This game Ubisoft’s Far Cry series takes up where the others left off by boasting some of the most impressive visuals we’ve seen. In order to emulate typical gameplay we run through the game’s main village, head out through an open area and then transition to the lower areas via a zipline.


Grand Theft Auto V

In GTA V we take a simple approach to benchmarking: the in-game benchmark tool is used. However, due to the randomness within the game itself, only the last sequence is actually used since it best represents gameplay mechanics.


Hitman (2016)

The Hitman franchise has been around in one way or another for the better part of a decade and this latest version is arguably the best looking. Adjustable to both DX11 and DX12 APIs, it has a ton of graphics options, some of which are only available under DX12.

For our benchmark we avoid using the in-game benchmark since it doesn’t represent actual in-game situations. Instead the second mission in Paris is used. Here we walk into the mansion, mingle with the crowds and eventually end up within the fashion show area.


Overwatch

Overwatch happens to be one of the most popular games around right now and while it isn’t particularly stressful upon a system’s resources, its Epic setting can provide a decent workout for all but the highest end GPUs. In order to eliminate as much variability as possible, for this benchmark we use a simple “offline” Bot Match so performance isn’t affected by outside factors like ping times and network latency.


Rise of the Tomb Raider

Another year and another Tomb Raider game. This time Lara’s journey continues through various beautifully rendered locales. Like Hitman, Rise of the Tomb Raider has both DX11 and DX12 API paths and incorporates a completely pointless built-in benchmark sequence.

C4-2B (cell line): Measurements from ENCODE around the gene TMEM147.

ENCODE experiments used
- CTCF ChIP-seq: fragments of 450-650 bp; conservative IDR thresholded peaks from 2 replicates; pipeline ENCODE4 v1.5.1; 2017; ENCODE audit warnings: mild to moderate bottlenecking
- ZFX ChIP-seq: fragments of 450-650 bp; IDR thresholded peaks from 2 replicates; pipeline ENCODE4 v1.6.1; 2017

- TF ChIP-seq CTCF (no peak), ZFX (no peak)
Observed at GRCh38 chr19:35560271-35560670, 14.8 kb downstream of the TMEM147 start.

The benchmark run we use is within the Soviet Installation level where we start in at about the midpoint, run through a warehouse with some burning its and then finish inside a fenced-in area during a snowstorm.[/I]


Star Wars Battlefront

Star Wars Battlefront may not be one of the most demanding games on the market but it is quite widely played. It also looks pretty good due to it being based upon Dice’s Frostbite engine and has been highly optimized.

The benchmark run in this game is pretty straightforward: we use the AT-ST single player level since it has predetermined events and it loads up on many in-game special effects.


The Division

The Division has some of the best visuals of any game available right now even though its graphics were supposedly downgraded right before launch. Unfortunately, actually benchmarking it is a challenge in and of itself. Due to the game’s dynamic day / night and weather cycle it is almost impossible to achieve a repeatable run within the game itself. With that taken into account we decided to use the in-game benchmark tool.


Witcher 3

Other than being one of 2015’s most highly regarded games, The Witcher 3 also happens to be one of the most visually stunning as well. This benchmark sequence has us riding through a town and running through the woods; two elements that will likely take up the vast majority of in-game time.


Doom (OpenGL)

Not many people saw a new Doom as a possible Game of the Year contender but that’s exactly what it has become. Not only is it one of the most intense games currently around but it looks great and is highly optimized. In this run-through we use Mission 6: Into the Fire since it features relatively predictable enemy spawn points and a combination of open air and interior gameplay.


Fallout 4

The latest iteration of the Fallout franchise is a great looking game with all of its detailed turned to their highest levels but it also requires a huge amount of graphics horsepower to properly run. For this benchmark we complete a run-through from within a town, shoot up a vehicle to test performance when in combat and finally end atop a hill overlooking the town. Note that VSync has been forced off within the game’s .ini file.


Far Cry 4

This game Ubisoft’s Far Cry series takes up where the others left off by boasting some of the most impressive visuals we’ve seen. In order to emulate typical gameplay we run through the game’s main village, head out through an open area and then transition to the lower areas via a zipline.


Grand Theft Auto V